For my husband’s 30th birthday, we surprised him with a cat. Animal lovers: don’t freak out! I am NOT a fan of people who choose an animal, tie a bow on its collar, and present this living creature. People should choose their own pets – or rather, people should let their pets choose them, which is exactly what we did.
On the Saturday of Gene’s “birthday weekend,” we blindfolded him and got in the car (yes, he was in the passenger seat). We drove to the local animal shelter and instructed him to remove the blindfold. “Surprise!” the kids and I shouted. “Let’s go in and find a cat!”
Gene was thrilled. So were the kids, of course; there’s little more festive than coming home with a new pet.
After a bit of walking around, Bonnie chose Gene. Bonnie was a smoke-gray Persian with a dog’s temperament – loving, cuddly, and an all-around friendly kitty. First, though, we had to leap the first hurdle – a well-meaning, if challenging, volunteer.
The shelter staff told us it would be about an hour for them to finish the paperwork, complete the CIA background check, etc. During that time, we dashed to the pet store to buy $2500 (I’m exaggerating, slightly) worth of cat supplies. We arrived back at the shelter to pick up Bonnie and were met with a set of grim faces.
“I’m afraid,” said the staff member in a clipped tone, “that you will be unable to adopt Bonnie.”
“Why not???” I demanded, seeing the crestfallen look on Birthday Boy’s face. “Well,” she replied, “one of our volunteers was walking behind you and she heard one of your children say that your dog would eat the cat, and that you’ll have to keep the cat locked in a bedroom.”
This should have been a sign – a sign that we needed to visit a different shelter, since the fact that a volunteer overheard a six-year-old making up some fanciful story about a cat who would be “locked in a tower” was grounds for disqualification. As was often the case back then, however, we ignored the flashing red “ALERT!” signs that the universe was sending and dug in our heels. We demanded to see the manager, engaged in the appropriate amount of groveling, and were soon en route home with Bonnie.
Things were great for about a week when Bonnie decided to stop eating. As we learned from our wonderful veterinarian, it turns out that some cats get into a “suicidal mindset,” where they decide that life simply isn’t worth living and they starve themselves to death.
All I could think to myself was, “Sorry, Gene; Here’s your birthday gift: a dying cat that you weren’t qualified to own anyway.”
We felt terrible. The kids were appalled. What to do?
We did as the vet suggested and left her in his care for about a week. He was force feeding her and keeping her hydrated. Here’s another fun fact: Cats who decide not to eat can go into liver failure quickly – like, REALLY quickly. Sometimes it only takes a couple of days.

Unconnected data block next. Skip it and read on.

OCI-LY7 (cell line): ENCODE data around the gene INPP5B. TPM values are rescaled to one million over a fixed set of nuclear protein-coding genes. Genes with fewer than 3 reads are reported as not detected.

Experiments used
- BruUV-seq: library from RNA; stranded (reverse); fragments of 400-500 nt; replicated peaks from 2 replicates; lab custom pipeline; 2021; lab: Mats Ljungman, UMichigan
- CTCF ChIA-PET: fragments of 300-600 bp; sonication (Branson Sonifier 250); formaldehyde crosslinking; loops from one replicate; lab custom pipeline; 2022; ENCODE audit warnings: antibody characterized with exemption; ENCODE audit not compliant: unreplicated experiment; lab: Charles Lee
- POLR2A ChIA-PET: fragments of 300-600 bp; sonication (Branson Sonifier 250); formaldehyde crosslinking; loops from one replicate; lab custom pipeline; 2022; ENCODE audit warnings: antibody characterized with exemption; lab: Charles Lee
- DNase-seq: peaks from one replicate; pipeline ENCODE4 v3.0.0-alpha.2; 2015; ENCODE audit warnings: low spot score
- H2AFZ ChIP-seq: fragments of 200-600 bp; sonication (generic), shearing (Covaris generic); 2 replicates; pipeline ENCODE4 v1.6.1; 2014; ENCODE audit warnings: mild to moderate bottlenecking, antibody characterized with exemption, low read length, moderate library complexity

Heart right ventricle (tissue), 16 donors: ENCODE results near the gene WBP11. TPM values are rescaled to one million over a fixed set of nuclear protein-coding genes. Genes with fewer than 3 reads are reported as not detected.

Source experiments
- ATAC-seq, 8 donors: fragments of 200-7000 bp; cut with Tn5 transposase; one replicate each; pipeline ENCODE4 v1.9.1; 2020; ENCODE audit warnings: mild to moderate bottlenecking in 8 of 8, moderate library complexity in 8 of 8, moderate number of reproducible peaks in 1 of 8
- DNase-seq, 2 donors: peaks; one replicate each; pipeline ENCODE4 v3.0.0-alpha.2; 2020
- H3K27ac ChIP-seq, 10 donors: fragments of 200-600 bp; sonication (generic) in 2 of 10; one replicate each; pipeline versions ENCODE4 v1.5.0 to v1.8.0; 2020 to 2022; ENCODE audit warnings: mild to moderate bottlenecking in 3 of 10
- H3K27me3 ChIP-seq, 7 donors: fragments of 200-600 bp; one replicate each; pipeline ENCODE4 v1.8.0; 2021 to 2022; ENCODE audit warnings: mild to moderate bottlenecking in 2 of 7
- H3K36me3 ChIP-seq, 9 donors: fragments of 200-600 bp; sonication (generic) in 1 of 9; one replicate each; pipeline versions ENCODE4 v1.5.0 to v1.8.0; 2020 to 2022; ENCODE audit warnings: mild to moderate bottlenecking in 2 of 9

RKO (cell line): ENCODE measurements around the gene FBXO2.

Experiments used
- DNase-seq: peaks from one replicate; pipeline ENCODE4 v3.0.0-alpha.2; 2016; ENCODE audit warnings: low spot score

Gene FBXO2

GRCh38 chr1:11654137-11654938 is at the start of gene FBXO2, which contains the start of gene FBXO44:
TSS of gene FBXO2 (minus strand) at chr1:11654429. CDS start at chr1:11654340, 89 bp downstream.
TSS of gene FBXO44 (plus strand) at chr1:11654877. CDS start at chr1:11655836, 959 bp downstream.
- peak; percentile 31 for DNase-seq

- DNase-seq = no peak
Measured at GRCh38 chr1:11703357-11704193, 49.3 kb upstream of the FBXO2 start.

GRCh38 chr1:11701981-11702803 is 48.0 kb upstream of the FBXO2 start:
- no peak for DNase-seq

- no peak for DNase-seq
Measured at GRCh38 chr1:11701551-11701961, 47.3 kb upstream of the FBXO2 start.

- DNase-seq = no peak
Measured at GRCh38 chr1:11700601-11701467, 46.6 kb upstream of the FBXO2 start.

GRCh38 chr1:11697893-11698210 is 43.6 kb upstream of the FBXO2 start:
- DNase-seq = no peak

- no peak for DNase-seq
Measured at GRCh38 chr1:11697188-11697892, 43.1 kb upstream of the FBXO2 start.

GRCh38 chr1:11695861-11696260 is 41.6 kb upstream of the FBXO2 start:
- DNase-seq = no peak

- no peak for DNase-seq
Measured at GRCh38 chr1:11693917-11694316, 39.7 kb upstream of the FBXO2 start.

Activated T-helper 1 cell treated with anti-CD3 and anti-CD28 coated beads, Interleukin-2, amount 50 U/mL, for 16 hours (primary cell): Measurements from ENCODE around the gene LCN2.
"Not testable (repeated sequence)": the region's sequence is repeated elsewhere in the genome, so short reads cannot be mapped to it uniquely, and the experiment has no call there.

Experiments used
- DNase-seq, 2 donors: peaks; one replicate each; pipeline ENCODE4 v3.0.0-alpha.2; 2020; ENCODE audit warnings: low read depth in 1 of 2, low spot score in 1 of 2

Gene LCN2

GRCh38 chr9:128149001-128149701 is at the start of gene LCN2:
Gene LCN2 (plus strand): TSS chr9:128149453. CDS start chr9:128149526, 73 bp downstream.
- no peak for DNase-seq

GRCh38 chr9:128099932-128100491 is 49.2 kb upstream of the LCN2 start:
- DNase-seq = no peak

So, there we were, one week and $700 (!!!) later, back in the vet’s office. “Look,” he said. “I can keep feeding her this way forever. But it’s not fair to her, and it’s not fair to you. And for what it’s worth, I’ve called the shelter and told them that you are incredibly good people and that I don’t care about their ‘no-return’ policy. If you decide that further treatment is too much for you financially, I have told them that they will, in fact, take Bonnie back, and allow you to adopt a different cat. You tried to do a good thing, and you shouldn’t be bankrupted for it. In the meantime, you can try taking her home and seeing if you can get her to eat. I’d say you’ve got 72 hours to turn her around.”
The birthday story had now turned into “Sorry, Gene; Here’s your birthday gift: a dying cat that you weren’t qualified to own anyway and that has now cost us $700 just in vet bills.”
We Drove Home with Bonnie
She was painfully thin. And for the next two days, we did everything we could think of – we force-fed her. Cooked liver for her. Made a special tuna meal. Bonnie would have none of it. We braced for the worst.
On the evening of the second day, I was on the phone with a friend who, unbeknownst to me, had a reputation of being an animal whisperer. “Can I come over?” she asked. “I might be able to bring her around.”
Well, of course you can! Our friend arrived, and we all watched, nervously expectant, afraid to hope for much of anything. She spoke quietly to Bonnie for a moment or two, lifted her onto our kitchen counter, and opened a container of the cheapest, driest cat food I’ve ever seen.
As we stood around the counter, almost afraid to breathe, we watched Bonnie look around, mosey over to the cat food, and…eat it all. Every.single.morsel.
It was amazing
From that day on, Bonnie ate and drank with gusto. Apparently, she’d decided that we were worth living for. But for the unfortunate clipper incident, I’m sure she believed she made the right choice.
We waited a couple of days, to be sure that her new attitude had “taken,” and called the vet. “Wow!” he said. “This is absolutely incredible. I really thought you were going to say something very different.”
So did we, Doctor. And thanks to you, and the animal whisperers among us, for saving Bonnie. But my advice to you is this: Unless you’ve got a strong constitution, a decent chunk of money lying around, and a friend who can talk your potentially suicidal cat off the ledge, don’t try this at home. Since then, I’ve stuck to more conventional “birthday surprises” that don’t involve blindfolds or animals.⧉
What about you? Have you surprised someone with a birthday gift that didn’t turn out the way you expected? Or do you have a great pet adoption story? Let me know in the comments!